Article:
The Report concludes that, should it be necessary to increase the standard rate of VAT, it will be important for the fiscal authorities to think carefully about compensatory mechanisms for the poor who will be adversely affected by the increase. A range of measures should be considered, such as increases in social grants or the strengthening of the school nutrition programme.[27]

 

The media have concluded that the Report “opens the way for a ‘moderate’ increase in the VAT rate”.[28]

 

This prompted the DTC to issue a clarification statement that no explicit recommendations were made to increase the VAT rate and reports to that effect are simply inaccurate.

 

The clarification statement emphasises that, to the extent that the economic evidence points to VAT being the most effective source of additional revenue, a VAT increase without significant recycling of revenue in favour of poorer people is inherently retrogressive. Hence were government to consider an increase in the VAT rate, then the increase would have to be accompanied by sustainable measures that mitigate the retrogressive effects.[29]

 

We, the Free Market Foundation, submit that, although some individuals might find the idea of raising VAT to fund National Health Insurance (NHI) politically palatable, raising VAT is a bad idea as it will disproportionately affect the very people that it is supposedly trying to assist. A poor developing country such as South Africa cannot afford a nationalised system of healthcare given the increasing burden of disease, the small tax base, the antiquated infrastructure within the public health sector, the country’s aging population, the inevitable increase in demand that will result from promised “free” health care, and the inadequate number of medical personnel. Nationalised healthcare will impose an impossible burden on taxpayers.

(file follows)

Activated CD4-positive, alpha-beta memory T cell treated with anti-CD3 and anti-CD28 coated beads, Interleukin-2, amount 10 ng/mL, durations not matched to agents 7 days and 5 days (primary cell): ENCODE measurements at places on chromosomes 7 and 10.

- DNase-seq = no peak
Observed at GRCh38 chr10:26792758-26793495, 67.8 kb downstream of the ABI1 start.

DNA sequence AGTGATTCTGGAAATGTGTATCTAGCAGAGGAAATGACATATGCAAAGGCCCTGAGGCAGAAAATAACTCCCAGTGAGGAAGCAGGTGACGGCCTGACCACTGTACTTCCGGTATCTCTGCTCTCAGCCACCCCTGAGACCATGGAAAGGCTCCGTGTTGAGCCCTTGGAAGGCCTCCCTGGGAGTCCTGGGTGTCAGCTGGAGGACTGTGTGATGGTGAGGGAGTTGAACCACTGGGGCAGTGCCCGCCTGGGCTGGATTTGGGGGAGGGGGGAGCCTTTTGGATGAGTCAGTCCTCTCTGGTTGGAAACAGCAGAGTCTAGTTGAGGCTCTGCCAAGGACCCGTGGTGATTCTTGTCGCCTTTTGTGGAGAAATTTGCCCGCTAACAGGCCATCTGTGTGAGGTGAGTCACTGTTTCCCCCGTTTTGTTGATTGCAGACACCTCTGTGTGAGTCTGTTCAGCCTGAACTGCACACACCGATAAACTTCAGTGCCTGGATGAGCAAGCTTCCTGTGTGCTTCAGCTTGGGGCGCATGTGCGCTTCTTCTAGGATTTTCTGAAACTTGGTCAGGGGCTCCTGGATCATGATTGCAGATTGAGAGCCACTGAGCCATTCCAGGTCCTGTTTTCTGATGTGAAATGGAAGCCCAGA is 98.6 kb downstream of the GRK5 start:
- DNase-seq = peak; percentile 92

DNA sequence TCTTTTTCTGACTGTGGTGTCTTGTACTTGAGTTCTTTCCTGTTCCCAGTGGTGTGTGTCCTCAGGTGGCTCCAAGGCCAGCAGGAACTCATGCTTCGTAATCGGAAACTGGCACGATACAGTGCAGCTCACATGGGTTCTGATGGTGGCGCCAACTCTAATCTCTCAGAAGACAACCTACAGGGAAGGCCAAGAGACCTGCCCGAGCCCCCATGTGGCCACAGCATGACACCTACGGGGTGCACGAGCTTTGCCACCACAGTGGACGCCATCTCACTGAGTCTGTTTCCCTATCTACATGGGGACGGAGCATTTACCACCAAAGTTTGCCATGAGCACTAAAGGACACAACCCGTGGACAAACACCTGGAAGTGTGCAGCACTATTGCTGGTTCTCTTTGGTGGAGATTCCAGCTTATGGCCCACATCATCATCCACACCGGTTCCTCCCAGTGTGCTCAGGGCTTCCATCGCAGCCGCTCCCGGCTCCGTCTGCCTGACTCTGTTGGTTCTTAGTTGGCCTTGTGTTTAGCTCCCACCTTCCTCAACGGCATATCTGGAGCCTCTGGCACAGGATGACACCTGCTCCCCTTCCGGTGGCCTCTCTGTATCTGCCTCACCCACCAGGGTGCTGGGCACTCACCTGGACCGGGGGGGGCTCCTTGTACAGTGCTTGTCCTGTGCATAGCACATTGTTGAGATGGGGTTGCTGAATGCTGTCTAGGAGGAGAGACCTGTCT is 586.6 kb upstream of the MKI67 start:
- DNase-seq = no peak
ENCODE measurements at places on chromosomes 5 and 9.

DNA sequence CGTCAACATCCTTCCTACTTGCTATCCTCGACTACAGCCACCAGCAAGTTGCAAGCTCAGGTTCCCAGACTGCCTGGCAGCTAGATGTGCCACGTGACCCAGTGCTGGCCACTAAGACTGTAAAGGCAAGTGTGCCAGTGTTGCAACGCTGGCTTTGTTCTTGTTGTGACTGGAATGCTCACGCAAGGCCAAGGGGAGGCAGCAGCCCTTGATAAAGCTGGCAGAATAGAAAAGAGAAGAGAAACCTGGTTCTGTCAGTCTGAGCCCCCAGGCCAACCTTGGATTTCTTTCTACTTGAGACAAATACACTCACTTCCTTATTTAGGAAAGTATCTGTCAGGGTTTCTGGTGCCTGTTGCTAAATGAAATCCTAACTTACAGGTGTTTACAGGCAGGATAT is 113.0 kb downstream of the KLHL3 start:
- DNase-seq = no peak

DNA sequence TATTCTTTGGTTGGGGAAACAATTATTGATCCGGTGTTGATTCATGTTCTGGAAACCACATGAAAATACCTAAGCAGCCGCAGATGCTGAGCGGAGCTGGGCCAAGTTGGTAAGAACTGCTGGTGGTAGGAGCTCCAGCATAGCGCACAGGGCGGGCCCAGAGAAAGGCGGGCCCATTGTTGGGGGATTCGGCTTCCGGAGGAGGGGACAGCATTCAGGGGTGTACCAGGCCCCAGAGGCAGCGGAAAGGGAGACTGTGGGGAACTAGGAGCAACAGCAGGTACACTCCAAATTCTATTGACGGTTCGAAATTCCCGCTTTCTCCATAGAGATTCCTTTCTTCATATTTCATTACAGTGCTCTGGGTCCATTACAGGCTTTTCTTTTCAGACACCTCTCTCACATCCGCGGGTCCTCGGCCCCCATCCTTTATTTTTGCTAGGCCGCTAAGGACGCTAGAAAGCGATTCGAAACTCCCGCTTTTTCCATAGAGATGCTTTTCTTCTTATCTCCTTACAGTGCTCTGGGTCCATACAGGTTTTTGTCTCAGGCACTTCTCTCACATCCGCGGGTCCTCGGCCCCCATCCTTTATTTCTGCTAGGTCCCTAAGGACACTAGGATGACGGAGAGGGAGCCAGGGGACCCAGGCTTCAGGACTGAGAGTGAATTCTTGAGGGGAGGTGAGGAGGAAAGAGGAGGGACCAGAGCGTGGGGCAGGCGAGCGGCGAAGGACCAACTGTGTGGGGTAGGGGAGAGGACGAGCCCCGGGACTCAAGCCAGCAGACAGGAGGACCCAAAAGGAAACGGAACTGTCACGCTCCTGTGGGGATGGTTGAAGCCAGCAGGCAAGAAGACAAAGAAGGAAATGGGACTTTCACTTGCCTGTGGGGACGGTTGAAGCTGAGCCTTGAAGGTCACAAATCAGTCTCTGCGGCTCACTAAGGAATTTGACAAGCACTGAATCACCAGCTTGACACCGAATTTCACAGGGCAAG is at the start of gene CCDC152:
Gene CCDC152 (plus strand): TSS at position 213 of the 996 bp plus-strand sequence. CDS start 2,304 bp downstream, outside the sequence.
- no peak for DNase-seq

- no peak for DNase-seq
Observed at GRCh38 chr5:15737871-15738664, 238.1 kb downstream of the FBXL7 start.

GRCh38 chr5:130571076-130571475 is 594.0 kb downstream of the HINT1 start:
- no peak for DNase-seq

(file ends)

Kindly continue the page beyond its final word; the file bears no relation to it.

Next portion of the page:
if we use the Council for Medical Schemes average cost of providing Prescribed Minimum Benefits of R510 per person per month (R6,120 per annum), with a population of about 54 million people, NHI will cost about R330 billion per year. When one considers that total revenue from personal income tax collections is only R311 billion, we get some idea of the futility of this ambitious proposal.

 

The government does not have to provide “free health care to all” and finance the healthcare needs of the entire population – this is a disastrous use of scarce taxpayer resources. Additional spending in any one area of the economy necessarily comes at the expense of spending in another. The more government spends on healthcare, the less it will have available to spend providing other critical services such as education, water and electricity.

 

When it comes to health care, government should concentrate its efforts and scarce taxpayer resources on the poor. For these individuals, government could act as financier but let them decide for themselves where to spend their money – and for those who can afford health care, leave them alone to seek out the cover that would suit them best.

 

An increase in VAT will not only retard economic growth and exacerbate South Africa‘s chronic unemployment problem but will also raise inflation and increase inequality – precisely the opposite of what is required to help the poor.[30]

 

The size of government measured by the levels of government consumption expenditure, transfers and subsidies, government enterprises and investment as a share of total investment, which are determinants of taxation levels, have a significant influence on economic activity. Excessive levels of government involvement in the economy and takings in taxes from the productive sector have a dampening effect on economic activity.[31]